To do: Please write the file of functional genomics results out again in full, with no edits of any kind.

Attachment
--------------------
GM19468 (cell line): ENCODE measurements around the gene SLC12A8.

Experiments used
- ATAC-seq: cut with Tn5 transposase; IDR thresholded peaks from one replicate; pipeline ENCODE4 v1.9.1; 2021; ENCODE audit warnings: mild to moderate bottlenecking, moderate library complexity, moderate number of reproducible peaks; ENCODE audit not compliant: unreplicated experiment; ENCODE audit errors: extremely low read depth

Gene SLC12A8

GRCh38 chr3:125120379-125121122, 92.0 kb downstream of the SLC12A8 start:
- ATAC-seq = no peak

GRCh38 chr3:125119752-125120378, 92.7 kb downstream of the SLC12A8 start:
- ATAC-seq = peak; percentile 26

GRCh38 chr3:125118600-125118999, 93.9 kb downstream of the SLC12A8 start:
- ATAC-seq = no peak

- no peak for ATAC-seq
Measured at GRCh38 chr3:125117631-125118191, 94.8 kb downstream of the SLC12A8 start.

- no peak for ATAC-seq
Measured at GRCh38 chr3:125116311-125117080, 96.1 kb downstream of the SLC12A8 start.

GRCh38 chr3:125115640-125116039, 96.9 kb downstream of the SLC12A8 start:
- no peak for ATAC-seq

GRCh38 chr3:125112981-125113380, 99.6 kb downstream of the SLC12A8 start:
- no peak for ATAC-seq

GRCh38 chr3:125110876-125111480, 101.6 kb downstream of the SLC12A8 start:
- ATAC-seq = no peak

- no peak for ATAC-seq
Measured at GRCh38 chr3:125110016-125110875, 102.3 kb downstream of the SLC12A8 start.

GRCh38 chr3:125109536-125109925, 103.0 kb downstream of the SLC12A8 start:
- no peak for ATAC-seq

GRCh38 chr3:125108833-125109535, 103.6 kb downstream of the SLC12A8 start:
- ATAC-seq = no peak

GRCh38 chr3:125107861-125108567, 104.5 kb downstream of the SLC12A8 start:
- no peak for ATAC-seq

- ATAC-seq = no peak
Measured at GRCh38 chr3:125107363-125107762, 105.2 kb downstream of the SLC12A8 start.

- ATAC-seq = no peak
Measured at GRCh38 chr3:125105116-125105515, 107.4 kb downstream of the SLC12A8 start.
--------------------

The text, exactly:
GM19468 (cell line): ENCODE measurements around the gene SLC12A8.

Experiments used
- ATAC-seq: cut with Tn5 transposase; IDR thresholded peaks from one replicate; pipeline ENCODE4 v1.9.1; 2021; ENCODE audit warnings: mild to moderate bottlenecking, moderate library complexity, moderate number of reproducible peaks; ENCODE audit not compliant: unreplicated experiment; ENCODE audit errors: extremely low read depth

Gene SLC12A8

GRCh38 chr3:125120379-125121122, 92.0 kb downstream of the SLC12A8 start:
- ATAC-seq = no peak

GRCh38 chr3:125119752-125120378, 92.7 kb downstream of the SLC12A8 start:
- ATAC-seq = peak; percentile 26

GRCh38 chr3:125118600-125118999, 93.9 kb downstream of the SLC12A8 start:
- ATAC-seq = no peak

- no peak for ATAC-seq
Measured at GRCh38 chr3:125117631-125118191, 94.8 kb downstream of the SLC12A8 start.

- no peak for ATAC-seq
Measured at GRCh38 chr3:125116311-125117080, 96.1 kb downstream of the SLC12A8 start.

GRCh38 chr3:125115640-125116039, 96.9 kb downstream of the SLC12A8 start:
- no peak for ATAC-seq

GRCh38 chr3:125112981-125113380, 99.6 kb downstream of the SLC12A8 start:
- no peak for ATAC-seq

GRCh38 chr3:125110876-125111480, 101.6 kb downstream of the SLC12A8 start:
- ATAC-seq = no peak

- no peak for ATAC-seq
Measured at GRCh38 chr3:125110016-125110875, 102.3 kb downstream of the SLC12A8 start.

GRCh38 chr3:125109536-125109925, 103.0 kb downstream of the SLC12A8 start:
- no peak for ATAC-seq

GRCh38 chr3:125108833-125109535, 103.6 kb downstream of the SLC12A8 start:
- ATAC-seq = no peak

GRCh38 chr3:125107861-125108567, 104.5 kb downstream of the SLC12A8 start:
- no peak for ATAC-seq

- ATAC-seq = no peak
Measured at GRCh38 chr3:125107363-125107762, 105.2 kb downstream of the SLC12A8 start.

- ATAC-seq = no peak
Measured at GRCh38 chr3:125105116-125105515, 107.4 kb downstream of the SLC12A8 start.